CoVid-19 has transformed our world within such a short time it is stunning. The threat to life was there and most governments acted decisively, and most people complied with the radical changes demanded of them. It is likely that ne result will be a remarkable 5.5 reduction in CO2 emissions this year. Yet people have died in their thousands, so many are losing their jobs and livelihoods: we are likely to be facing the worst economic depression since 1929, people may well go over the edge , reduced to dire poverty, day labourers are already desperate. But climate change is also killing people not quite so obviously, and snatching away livelihoods, more slowly but more surely, and this is destined to get much worse unless we act.
We have a choice, as the Covid tide recedes, to build back better or to return to the world built on frantic consumerism with its unstable supply chains, underpaid nurse and carers, and doing things just in time. Will we manage a much needed system change? Who will get bailed out? Airlines and car manufacturers? With any conditions? It is clear fossil fuels will need to go, will it happen? We need regenerative agriculture, will that be encouraged? CoVid -19 has helped us realise we do not need so much stuff, change can happen when there is a will; we have been revaluing our relationships and the gift of the natural world around us; if we have food and shelter we can appreciate the blessing of birdsong all around us. This is the basis of a systemic change – another vision of the good life where wellbeing is more important than GDP. High wellbeing will be more sustainable if we can be liberated from consumerism. But this also implies that there must be food and shelter for all without exception. And this means prioritising the basic needs of the poor – this message needs to be taken to heart by the better off in particular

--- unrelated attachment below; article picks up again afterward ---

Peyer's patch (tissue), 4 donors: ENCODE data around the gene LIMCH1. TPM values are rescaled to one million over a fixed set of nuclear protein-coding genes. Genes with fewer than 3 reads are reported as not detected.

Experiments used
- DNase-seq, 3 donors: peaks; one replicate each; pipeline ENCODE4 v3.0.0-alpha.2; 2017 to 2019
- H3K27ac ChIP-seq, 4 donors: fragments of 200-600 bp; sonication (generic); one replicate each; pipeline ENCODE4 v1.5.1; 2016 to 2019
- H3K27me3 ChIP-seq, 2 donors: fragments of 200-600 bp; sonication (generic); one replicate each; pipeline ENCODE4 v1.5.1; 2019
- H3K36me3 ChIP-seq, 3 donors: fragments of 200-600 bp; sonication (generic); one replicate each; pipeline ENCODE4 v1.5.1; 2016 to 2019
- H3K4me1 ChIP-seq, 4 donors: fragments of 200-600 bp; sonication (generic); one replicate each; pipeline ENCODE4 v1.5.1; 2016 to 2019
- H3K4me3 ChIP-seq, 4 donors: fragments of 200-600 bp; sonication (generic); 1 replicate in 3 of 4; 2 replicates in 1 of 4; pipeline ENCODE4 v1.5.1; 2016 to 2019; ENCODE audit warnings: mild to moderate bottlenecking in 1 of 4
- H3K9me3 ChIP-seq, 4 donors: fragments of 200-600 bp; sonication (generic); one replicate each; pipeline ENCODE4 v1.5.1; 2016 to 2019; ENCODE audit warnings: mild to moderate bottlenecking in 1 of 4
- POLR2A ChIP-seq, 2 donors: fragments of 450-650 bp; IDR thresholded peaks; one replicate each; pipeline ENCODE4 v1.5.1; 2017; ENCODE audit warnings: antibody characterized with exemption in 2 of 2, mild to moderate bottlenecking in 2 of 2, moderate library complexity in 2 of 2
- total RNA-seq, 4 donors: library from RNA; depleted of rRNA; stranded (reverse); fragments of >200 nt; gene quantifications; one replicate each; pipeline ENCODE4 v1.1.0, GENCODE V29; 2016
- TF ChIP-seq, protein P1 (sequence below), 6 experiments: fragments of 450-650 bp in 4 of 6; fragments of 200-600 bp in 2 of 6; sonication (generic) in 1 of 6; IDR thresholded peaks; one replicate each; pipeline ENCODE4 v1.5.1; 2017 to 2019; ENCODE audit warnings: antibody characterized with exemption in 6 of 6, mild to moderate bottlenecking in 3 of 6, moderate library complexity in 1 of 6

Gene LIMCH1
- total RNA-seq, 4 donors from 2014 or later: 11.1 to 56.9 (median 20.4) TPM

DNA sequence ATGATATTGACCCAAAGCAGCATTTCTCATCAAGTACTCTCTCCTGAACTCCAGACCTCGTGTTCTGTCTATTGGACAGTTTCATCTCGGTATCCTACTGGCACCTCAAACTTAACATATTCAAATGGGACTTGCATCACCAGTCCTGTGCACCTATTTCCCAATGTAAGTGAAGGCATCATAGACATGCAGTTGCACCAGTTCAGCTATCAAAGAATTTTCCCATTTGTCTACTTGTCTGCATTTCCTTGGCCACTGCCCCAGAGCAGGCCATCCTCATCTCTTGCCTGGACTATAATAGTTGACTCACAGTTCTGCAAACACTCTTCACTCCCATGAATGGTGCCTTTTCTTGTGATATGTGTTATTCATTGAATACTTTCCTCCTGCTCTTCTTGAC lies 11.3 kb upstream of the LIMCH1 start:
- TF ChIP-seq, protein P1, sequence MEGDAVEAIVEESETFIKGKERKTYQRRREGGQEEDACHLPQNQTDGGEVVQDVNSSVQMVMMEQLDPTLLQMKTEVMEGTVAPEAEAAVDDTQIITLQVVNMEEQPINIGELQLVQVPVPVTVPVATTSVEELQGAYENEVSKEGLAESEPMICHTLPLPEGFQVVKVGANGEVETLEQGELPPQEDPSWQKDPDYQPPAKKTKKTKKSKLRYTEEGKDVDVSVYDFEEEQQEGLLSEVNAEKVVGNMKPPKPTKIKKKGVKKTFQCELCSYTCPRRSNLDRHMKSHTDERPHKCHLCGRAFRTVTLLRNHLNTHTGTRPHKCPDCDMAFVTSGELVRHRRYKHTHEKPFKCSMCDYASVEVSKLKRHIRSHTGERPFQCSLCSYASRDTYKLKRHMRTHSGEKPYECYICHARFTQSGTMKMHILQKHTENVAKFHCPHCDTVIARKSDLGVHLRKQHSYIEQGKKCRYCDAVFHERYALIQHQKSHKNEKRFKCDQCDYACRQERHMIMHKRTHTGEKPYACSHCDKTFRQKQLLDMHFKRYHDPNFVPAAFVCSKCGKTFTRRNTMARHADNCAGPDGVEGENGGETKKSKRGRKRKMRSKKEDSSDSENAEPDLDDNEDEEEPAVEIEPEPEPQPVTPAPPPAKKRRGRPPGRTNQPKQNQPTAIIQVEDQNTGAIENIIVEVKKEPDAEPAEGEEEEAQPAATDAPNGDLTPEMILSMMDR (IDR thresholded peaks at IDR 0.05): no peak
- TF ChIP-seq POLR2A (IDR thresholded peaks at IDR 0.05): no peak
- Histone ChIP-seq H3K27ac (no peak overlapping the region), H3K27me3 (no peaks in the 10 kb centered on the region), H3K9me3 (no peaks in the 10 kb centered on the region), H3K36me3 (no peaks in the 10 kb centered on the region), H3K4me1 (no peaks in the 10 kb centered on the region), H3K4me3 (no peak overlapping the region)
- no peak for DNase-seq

We will need leadership, the sort that creates community, a shared vision and a sense of communal responsibility. This has happened quite a bit at the local level during the CoVid crisis. It may not come from governments! There will need to be a check on corporate power for any systemic change to happen. The values of compassion will need to out weight the desire for domination and these values will need to permeate throughout the society. This ideological battle is key if the power of the collective is to be transformational – it has been said the power of the powerless lies in their combining together and groups can really effect change when there is a shared vision. There is now a global consciousness emerging through the internet, the media, news is contagious; the liberating vision of a more equal and sustainable society fostering the wellbeing of all can also be contagious – let us hope! Faith communities can have an important role in this.
Catastrophic climate change and environmental destruction are the ultimate threat to human existence, so why are we so slow to act? We have seen what can be done in a short time. CoVid has shown us it is possible to act decisively. There are many reasons why we are so slow – one is that we have deep in our childlike collective unconscious the idea that we need protection from the wild natural world around us, we are too small to carry our Mother: but we now need to grow up fast and realise that our Mother needs protection. As a result of our childish greed and irresponsibility, playing `King of the Castle’ we have lost our innocence, we have sinned against our Mother…….Another reason is that we urbanites, have lost our emotional connection with the natural world, we are autistic. This connection needs to be restored. Scientific knowledge about climate and the environment is absolutely necessary but alone it is not enough. Through art and music and contact with the natural world this emotional connection must be revivified. Now is the time……….
`May our struggles and our concern for this planet never take away the joy of our hope’ (Laudato Si 244)
Jessica Gatty r.a. July 2020